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New Orleans Saints vs. Minnesota Vikings: 5 Halftime Adjustments for Saints

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New Orleans Saints vs. Minnesota Vikings: 5 Halftime Adjustments for Saints
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The New Orleans Saints aren't getting a ton of ink because of Aaron Rodgers, the undefeated Packers and some nonsense going on in Denver, but the 2009 Super Bowl champions appear to be enjoying their off-the-radar status.

The pride of the Big Easy got off to a rugged start, dropping its opener to the defending champion Packers and registering three defeats before midseason. Granted, the first L came on the road in front of an amped Lambeau crowd, but the other two losses carry no such mitigating factors—they came to the (now) lowly Tampa Bay Buccaneers and St. Louis Rams.

Those squads have a combined six wins through 27 games in 2011. Yikes.

Nevertheless, New Orleans righted the ship and has rattled off five straight wins, including victories over the playoff-relevant Atlanta Falcons, New York Giants, Detroit Lions and Tennessee Titans. In other words, Team Who Dat is rounding into shape at the perfect time.

Unless, of course, you happen to be their opponents on Sunday, the hapless Minnesota Vikings. The Vikes come in "boasting" a record of 2-11 and simply playing out the string. On paper, Minnesota is ripe for the picking, but the games aren't played on paper as the saying goes.

For the first 30 minutes, the Saints have met with stronger resistance from the de-fanged Purple People Eaters than many anticipated. With five simple adjustments, however, New Orleans should be on its way to another comfortable win:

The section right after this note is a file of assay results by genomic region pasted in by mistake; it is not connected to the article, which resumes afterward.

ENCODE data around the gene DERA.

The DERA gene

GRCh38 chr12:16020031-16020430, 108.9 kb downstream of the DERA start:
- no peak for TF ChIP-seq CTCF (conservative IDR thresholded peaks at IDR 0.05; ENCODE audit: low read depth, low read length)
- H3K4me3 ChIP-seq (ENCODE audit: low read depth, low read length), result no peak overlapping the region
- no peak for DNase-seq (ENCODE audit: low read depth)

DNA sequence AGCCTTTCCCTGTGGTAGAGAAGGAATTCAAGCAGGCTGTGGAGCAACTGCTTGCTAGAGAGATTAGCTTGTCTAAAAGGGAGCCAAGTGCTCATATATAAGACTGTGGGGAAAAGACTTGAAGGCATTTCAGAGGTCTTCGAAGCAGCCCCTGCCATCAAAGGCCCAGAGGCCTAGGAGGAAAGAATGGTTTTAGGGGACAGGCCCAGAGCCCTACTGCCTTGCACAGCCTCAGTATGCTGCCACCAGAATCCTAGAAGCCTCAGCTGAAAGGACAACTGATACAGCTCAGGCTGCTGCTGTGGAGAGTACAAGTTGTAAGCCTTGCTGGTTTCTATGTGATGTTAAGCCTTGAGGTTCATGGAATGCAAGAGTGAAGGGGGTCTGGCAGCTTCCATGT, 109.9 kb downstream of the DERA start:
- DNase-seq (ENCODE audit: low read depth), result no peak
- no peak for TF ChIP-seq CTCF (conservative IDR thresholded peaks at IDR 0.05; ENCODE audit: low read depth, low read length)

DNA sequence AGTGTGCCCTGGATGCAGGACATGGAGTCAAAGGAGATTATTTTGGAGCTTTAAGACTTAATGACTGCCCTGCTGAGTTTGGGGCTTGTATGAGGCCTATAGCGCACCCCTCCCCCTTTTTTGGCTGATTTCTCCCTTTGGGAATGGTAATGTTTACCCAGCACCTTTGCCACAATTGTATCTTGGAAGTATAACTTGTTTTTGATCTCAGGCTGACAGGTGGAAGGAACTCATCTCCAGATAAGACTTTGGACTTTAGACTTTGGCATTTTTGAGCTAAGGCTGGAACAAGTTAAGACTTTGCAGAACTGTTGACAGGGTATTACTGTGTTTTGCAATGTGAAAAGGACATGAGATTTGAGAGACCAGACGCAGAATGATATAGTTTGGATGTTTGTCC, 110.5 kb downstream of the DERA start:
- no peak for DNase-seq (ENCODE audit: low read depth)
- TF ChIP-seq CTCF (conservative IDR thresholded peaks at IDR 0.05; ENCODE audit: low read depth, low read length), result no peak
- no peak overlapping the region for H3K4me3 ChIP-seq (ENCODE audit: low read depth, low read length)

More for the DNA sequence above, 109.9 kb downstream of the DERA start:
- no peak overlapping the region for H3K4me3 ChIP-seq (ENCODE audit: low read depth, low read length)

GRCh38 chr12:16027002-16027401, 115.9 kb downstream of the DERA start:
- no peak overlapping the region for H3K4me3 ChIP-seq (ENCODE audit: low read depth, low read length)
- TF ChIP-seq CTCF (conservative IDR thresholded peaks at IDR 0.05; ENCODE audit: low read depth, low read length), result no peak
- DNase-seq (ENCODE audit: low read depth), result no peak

Take Care of the Ball

Turnovers are simultaneously killers and lifelines—they're killers for obvious reasons, but they're lifelines to inferior teams trying to pull off the upset. So far, that's been the case for the Vikings. Their first points came off a Jimmy Graham fumble, but they've looked almost entirely impotent when left to their own devices.

Protect the rock, and the game is as good as won.

 

No More Stupid Penalties

Again, good teams rarely get beaten by bad teams. It's generally good teams beating themselves when they drop a game to an inferior opponent...such as when a good team strikes for a 40-yard, six-point bomb only to have it nullified by a holding penalty. New Orleans didn't get flagged a lot in the first half, but that one really hurt.

Sure, the Saints got the touchdown later in the drive, but stop making it harder on yourselves.

Clean up the laundry and enjoy the romp.

 

Air. It. Out.

The Vikings are vulnerable in most facets of the game, but the one area that could be described as impressive is their run defense. Combine that with the fact that their secondary has been decimated by injury and it makes little sense to keep running at an semi-immovable object—the Minnesota defensive line.

Especially when you have the aerial arsenal that New Orleans does.

Throw it early, throw it often and throw it deep in the second half.

 

Bend, Don't Break on D

The Saints defense has the reputation for giving up the big play and for making the big play. That's fine and dandy, but against a struggling side like the Minnesota Vikings, big plays are one of the few things that can give it life. That goes double when it's already facing a sizable deficit as the Vikes are.

Methodical drives by the opposition are disheartening to the other side in a close game or when you're trailing, but they take too much time off the clock and lack the "wow" factor that can inspire a comeback.

So let Minnesota dink and dunk down the field, keep the skill players in front of you and that should be that.

 

Key on Adrian Peterson and Percy Harvin; Make Christian Ponder Beat You

Adrian Peterson is arguably the best running back in the NFL and Percy Harvin has emerged as one of its more dangerous wide receivers. On the other hand, Christian Ponder may have a bright future as the franchise's quarterback, but that future ain't here yet.

Until it arrives, Ponder is the obvious weak link so exploit it.

Continue to limit All Day, keep an eye on Harvin and make the rookie QB carry load.

And then celebrate when he cannot.

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